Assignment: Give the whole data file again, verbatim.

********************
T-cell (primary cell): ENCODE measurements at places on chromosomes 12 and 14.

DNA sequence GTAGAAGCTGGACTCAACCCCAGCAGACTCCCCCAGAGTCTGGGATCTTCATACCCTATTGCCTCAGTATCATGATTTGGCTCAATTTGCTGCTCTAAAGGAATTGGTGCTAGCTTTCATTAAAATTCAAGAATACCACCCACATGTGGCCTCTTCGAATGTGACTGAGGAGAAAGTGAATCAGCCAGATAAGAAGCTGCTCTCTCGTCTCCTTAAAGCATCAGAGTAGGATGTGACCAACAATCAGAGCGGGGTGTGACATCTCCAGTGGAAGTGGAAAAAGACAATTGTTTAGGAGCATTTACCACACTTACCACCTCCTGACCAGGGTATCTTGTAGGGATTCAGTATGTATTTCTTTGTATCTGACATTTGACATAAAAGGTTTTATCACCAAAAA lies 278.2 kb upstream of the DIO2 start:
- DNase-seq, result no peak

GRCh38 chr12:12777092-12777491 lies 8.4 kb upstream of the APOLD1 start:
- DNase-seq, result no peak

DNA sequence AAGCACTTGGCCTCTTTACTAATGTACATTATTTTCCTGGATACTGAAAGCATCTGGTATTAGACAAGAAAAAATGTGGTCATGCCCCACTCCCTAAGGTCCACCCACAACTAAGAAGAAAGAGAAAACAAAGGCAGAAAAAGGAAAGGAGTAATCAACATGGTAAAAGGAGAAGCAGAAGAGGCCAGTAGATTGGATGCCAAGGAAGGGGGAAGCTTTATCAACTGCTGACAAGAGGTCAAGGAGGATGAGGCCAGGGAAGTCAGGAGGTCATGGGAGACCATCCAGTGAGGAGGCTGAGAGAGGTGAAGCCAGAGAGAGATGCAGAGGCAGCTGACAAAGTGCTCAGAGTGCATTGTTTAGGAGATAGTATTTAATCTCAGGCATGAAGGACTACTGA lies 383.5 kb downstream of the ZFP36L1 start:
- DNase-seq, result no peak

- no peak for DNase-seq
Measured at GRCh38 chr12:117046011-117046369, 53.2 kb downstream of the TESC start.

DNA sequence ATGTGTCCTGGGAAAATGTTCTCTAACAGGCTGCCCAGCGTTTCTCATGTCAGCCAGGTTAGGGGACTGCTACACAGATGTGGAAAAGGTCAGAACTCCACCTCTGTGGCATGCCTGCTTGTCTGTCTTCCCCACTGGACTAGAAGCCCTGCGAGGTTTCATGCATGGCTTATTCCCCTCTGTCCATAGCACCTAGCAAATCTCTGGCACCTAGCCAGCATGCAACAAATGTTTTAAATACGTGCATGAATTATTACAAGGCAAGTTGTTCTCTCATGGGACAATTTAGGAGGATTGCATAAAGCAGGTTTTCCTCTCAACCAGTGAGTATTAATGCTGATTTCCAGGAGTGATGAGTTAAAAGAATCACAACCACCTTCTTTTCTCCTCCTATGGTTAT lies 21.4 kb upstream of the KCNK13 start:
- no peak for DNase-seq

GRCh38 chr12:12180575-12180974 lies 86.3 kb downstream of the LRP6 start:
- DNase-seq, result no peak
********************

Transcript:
T-cell (primary cell): ENCODE measurements at places on chromosomes 12 and 14.

DNA sequence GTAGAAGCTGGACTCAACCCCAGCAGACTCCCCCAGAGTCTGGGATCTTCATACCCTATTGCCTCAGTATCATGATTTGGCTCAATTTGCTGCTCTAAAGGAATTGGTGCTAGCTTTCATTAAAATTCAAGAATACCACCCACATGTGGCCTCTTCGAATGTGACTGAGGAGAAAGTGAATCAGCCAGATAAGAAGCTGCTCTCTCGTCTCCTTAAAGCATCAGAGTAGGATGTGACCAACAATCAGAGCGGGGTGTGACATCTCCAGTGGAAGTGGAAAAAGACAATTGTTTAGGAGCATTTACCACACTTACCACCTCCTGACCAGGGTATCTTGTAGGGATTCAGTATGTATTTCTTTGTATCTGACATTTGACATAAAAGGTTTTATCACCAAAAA lies 278.2 kb upstream of the DIO2 start:
- DNase-seq, result no peak

GRCh38 chr12:12777092-12777491 lies 8.4 kb upstream of the APOLD1 start:
- DNase-seq, result no peak

DNA sequence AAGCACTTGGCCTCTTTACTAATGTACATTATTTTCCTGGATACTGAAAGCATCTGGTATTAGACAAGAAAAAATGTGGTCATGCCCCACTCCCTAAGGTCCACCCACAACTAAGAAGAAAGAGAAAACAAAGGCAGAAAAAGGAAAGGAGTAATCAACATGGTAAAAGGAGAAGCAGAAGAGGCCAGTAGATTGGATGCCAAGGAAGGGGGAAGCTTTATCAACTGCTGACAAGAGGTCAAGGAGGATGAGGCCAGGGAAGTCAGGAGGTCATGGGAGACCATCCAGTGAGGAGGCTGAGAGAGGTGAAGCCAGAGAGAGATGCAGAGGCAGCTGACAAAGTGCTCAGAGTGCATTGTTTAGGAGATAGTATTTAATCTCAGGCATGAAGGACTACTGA lies 383.5 kb downstream of the ZFP36L1 start:
- DNase-seq, result no peak

- no peak for DNase-seq
Measured at GRCh38 chr12:117046011-117046369, 53.2 kb downstream of the TESC start.

DNA sequence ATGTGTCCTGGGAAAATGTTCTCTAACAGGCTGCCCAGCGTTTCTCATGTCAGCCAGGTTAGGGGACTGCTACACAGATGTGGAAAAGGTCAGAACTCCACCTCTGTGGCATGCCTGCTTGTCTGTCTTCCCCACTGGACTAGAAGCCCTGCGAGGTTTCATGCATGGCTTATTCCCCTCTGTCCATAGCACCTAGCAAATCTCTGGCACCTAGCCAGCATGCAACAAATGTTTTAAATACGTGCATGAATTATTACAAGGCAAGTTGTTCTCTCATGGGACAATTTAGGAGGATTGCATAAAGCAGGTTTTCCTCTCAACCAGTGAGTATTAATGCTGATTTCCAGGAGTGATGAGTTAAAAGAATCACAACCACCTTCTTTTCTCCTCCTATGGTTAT lies 21.4 kb upstream of the KCNK13 start:
- no peak for DNase-seq

GRCh38 chr12:12180575-12180974 lies 86.3 kb downstream of the LRP6 start:
- DNase-seq, result no peak